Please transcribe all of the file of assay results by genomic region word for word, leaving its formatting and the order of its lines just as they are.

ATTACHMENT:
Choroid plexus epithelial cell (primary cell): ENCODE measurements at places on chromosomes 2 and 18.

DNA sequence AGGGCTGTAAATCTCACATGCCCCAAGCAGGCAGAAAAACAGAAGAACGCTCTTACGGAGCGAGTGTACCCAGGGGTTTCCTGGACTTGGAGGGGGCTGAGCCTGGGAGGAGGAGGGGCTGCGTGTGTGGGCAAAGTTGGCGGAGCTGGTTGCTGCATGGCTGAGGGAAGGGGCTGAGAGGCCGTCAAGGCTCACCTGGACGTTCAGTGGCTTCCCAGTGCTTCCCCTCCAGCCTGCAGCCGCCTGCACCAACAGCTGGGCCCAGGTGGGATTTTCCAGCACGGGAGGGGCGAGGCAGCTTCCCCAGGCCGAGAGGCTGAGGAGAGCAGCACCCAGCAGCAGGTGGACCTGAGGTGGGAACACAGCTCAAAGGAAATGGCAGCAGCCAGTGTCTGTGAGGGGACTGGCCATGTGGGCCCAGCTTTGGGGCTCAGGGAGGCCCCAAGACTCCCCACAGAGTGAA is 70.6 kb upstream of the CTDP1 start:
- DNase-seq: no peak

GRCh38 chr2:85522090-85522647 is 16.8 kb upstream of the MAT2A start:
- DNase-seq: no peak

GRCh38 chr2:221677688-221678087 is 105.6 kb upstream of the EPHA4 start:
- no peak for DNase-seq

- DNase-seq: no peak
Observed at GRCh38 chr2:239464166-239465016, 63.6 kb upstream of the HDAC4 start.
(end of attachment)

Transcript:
Choroid plexus epithelial cell (primary cell): ENCODE measurements at places on chromosomes 2 and 18.

DNA sequence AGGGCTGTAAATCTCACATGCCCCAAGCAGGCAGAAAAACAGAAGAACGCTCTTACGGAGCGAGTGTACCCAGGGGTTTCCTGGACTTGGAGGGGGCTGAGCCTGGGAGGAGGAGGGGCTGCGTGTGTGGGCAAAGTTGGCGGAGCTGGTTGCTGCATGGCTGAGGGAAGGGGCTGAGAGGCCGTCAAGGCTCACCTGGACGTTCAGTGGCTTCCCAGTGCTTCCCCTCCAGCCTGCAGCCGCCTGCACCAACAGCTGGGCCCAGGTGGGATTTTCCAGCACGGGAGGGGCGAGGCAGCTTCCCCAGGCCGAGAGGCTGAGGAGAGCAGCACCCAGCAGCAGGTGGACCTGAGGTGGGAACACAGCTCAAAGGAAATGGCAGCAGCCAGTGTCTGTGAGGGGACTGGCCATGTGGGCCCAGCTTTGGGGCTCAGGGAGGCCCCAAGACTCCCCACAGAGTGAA is 70.6 kb upstream of the CTDP1 start:
- DNase-seq: no peak

GRCh38 chr2:85522090-85522647 is 16.8 kb upstream of the MAT2A start:
- DNase-seq: no peak

GRCh38 chr2:221677688-221678087 is 105.6 kb upstream of the EPHA4 start:
- no peak for DNase-seq

- DNase-seq: no peak
Observed at GRCh38 chr2:239464166-239465016, 63.6 kb upstream of the HDAC4 start.